Volume 624, April 2019
|Number of page(s)||33|
|Section||Cosmology (including clusters of galaxies)|
|Published online||25 April 2019|
Consistent cosmic shear in the face of systematics: a B-mode analysis of KiDS-450, DES-SV and CFHTLenS
Scottish Universities Physics Alliance, Institute for Astronomy, University of Edinburgh, Royal Observatory, Blackford Hill, Edinburgh EH9 3HJ, UK
2 Argelander-Institut für Astronomie, Auf dem Hügel 71, 53121 Bonn, Germany
3 Department of Physics, University of Oxford, Denys Wilkinson Building, Keble Road, Oxford OX1 3RH, UK
4 Kavli Institute for Particle Astrophysics and Cosmology and Department of Physics, Stanford University, Stanford, CA 94305, USA
5 Center for Cosmology and AstroParticle Physics, The Ohio State University, 191 West Woodruff Avenue, Columbus, OH 43210, USA
6 Leiden Observatory, Leiden University, Niels Bohrweg 2, 2333 CA Leiden, The Netherlands
Accepted: 26 March 2019
We analyse three public cosmic shear surveys; the Kilo-Degree Survey (KiDS-450), the Dark Energy Survey (DES-SV) and the Canada France Hawaii Telescope Lensing Survey (CFHTLenS). Adopting the “COSEBIs” statistic to cleanly and completely separate the lensing E-modes from the non-lensing B-modes, we detect B-modes in KiDS-450 and CFHTLenS at the level of ∼2.7σ. For DES-SV we detect B-modes at the level of 2.8σ in a non-tomographic analysis, increasing to a 5.5σB-mode detection in a tomographic analysis. In order to understand the origin of these detected B-modes we measure the B-mode signature of a range of different simulated systematics including PSF leakage, random but correlated PSF modelling errors, camera-based additive shear bias and photometric redshift selection bias. We show that any correlation between photometric-noise and the relative orientation of the galaxy to the point-spread-function leads to an ellipticity selection bias in tomographic analyses. This work therefore introduces a new systematic for future lensing surveys to consider. We find that the B-modes in DES-SV appear similar to a superposition of the B-mode signatures from all of the systematics simulated. The KiDS-450 and CFHTLenS B-mode measurements show features that are consistent with a repeating additive shear bias.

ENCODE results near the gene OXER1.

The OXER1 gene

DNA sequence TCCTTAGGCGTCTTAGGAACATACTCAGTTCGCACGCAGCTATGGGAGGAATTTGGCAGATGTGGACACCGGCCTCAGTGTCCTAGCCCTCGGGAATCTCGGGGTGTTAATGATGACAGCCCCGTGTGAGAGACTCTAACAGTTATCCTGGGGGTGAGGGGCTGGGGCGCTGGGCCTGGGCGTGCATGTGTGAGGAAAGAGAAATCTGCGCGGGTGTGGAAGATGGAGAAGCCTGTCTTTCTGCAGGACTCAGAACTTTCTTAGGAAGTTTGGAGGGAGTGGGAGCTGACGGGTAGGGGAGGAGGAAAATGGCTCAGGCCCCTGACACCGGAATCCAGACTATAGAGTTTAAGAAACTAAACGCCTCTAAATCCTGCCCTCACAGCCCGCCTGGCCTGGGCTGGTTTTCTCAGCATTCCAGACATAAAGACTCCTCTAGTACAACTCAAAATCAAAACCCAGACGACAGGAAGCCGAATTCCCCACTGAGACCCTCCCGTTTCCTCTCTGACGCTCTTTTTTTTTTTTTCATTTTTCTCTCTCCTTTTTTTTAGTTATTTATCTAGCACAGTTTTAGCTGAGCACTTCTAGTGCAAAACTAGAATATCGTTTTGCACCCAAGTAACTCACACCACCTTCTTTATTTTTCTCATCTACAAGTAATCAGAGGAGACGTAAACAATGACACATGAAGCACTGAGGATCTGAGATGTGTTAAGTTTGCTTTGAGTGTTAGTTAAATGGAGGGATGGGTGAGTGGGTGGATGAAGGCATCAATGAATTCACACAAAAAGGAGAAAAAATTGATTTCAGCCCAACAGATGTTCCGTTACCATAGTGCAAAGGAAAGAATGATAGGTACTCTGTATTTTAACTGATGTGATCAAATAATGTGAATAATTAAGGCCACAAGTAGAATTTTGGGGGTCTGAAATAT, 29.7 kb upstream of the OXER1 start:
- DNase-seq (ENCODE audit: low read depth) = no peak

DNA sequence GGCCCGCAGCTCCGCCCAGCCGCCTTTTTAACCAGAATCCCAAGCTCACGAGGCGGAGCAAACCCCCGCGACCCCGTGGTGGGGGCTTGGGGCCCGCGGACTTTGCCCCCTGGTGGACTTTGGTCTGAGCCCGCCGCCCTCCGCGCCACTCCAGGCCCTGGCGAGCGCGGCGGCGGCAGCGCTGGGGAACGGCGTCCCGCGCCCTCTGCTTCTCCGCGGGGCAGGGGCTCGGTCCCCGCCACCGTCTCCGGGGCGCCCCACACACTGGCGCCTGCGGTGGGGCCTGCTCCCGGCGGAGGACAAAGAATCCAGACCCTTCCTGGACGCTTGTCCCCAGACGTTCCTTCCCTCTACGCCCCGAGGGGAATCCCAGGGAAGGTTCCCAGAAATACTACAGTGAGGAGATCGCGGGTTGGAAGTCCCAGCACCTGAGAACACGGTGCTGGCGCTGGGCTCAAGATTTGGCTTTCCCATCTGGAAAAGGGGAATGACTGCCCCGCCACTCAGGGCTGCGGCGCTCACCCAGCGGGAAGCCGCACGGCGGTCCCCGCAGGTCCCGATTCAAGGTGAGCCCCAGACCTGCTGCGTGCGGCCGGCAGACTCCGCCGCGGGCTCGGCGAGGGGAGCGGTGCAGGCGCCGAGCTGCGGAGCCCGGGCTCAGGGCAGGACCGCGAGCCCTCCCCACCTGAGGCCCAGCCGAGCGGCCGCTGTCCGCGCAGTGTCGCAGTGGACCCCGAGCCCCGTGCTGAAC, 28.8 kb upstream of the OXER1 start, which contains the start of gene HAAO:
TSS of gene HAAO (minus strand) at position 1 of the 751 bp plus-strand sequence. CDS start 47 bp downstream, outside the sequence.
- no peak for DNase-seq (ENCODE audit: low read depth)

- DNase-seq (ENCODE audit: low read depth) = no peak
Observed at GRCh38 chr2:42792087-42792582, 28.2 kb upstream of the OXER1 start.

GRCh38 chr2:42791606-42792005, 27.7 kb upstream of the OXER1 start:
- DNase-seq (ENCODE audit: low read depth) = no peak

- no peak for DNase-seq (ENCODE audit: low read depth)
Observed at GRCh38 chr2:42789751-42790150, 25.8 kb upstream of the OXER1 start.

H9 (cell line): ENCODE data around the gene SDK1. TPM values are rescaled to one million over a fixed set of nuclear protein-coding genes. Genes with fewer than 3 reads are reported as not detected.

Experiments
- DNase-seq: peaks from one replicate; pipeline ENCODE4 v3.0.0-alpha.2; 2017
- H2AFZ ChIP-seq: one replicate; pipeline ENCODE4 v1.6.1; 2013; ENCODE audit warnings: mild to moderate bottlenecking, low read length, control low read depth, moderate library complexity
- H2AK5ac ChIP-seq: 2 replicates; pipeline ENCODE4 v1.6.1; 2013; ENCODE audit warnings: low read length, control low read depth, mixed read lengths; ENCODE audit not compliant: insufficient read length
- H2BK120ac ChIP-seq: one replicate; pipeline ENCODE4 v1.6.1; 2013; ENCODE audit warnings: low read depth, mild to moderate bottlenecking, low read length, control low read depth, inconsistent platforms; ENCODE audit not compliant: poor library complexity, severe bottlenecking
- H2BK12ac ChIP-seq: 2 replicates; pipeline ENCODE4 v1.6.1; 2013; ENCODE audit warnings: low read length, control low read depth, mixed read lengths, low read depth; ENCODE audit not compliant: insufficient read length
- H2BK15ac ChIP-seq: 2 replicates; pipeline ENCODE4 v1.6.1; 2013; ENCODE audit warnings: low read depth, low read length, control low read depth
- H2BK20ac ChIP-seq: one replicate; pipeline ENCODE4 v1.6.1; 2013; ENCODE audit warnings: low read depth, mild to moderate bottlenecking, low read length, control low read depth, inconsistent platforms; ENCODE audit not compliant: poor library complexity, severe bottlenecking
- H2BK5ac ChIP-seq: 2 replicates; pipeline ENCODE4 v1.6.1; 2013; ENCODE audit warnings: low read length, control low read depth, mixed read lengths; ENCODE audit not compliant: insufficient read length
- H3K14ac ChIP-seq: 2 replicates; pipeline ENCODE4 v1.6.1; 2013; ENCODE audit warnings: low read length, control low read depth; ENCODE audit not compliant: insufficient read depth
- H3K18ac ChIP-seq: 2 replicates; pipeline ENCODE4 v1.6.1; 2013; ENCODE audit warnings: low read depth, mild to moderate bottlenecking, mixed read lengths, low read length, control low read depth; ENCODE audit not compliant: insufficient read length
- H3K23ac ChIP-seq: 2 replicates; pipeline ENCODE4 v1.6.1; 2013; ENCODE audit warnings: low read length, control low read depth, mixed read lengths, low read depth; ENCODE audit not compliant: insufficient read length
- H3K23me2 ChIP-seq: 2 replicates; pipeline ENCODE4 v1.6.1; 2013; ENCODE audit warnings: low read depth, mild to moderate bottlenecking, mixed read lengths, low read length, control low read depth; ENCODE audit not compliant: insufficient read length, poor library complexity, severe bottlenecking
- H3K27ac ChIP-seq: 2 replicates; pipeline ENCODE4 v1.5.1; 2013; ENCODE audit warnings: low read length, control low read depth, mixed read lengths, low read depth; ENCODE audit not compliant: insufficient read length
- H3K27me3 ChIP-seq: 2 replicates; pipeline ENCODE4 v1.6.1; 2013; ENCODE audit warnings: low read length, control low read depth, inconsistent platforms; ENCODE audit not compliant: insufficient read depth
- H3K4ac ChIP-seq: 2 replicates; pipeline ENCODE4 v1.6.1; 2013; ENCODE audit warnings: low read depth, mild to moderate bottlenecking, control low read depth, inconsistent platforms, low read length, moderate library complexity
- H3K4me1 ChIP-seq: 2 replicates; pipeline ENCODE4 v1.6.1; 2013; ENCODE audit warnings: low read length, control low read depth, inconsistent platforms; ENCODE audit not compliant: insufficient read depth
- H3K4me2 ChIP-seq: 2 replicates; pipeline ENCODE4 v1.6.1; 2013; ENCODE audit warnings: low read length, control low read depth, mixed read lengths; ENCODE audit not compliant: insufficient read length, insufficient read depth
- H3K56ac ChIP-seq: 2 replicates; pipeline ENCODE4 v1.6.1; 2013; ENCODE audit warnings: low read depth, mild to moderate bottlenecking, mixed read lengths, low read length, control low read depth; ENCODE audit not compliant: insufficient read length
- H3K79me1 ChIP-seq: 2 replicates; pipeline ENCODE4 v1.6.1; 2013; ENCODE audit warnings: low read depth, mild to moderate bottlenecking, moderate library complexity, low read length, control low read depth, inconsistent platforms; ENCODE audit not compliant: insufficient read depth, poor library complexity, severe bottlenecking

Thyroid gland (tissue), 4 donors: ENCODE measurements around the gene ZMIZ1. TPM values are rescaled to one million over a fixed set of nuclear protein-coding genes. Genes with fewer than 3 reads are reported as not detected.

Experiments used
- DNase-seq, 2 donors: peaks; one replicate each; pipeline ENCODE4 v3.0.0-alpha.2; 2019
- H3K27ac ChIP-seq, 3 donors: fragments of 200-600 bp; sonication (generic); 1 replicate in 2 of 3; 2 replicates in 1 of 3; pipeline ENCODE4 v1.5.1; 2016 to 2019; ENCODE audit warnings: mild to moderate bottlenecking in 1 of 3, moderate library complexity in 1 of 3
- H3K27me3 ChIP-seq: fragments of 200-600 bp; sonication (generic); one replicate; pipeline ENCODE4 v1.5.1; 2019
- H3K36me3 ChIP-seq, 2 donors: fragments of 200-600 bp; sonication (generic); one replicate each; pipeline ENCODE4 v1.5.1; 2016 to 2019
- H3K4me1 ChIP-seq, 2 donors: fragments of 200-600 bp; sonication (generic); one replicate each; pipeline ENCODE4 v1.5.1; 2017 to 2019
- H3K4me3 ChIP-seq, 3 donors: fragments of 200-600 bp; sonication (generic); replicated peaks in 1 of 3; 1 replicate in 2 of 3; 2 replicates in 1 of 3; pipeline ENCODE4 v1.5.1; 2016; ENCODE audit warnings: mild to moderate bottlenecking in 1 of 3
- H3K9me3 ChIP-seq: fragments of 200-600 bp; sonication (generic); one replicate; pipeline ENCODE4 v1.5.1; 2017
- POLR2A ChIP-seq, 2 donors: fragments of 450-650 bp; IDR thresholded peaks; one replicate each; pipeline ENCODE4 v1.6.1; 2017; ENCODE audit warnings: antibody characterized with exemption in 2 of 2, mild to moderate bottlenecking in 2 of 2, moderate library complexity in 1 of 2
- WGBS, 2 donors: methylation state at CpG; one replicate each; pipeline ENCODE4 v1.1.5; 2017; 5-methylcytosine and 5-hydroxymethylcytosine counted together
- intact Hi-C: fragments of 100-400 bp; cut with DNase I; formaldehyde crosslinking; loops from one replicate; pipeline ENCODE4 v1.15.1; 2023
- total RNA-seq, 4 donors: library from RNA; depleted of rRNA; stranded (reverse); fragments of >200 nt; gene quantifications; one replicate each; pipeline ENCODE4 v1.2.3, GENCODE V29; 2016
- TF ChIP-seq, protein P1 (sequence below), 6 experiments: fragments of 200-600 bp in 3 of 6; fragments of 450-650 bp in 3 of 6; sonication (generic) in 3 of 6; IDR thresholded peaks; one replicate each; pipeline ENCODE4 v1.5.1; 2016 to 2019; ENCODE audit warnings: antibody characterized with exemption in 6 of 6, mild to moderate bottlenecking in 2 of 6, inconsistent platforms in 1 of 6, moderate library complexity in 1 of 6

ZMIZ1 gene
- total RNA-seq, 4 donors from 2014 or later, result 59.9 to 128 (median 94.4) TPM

Key words: gravitational lensing: weak / methods: data analysis / methods: statistical / surveys / cosmology: observations
© ESO 2019
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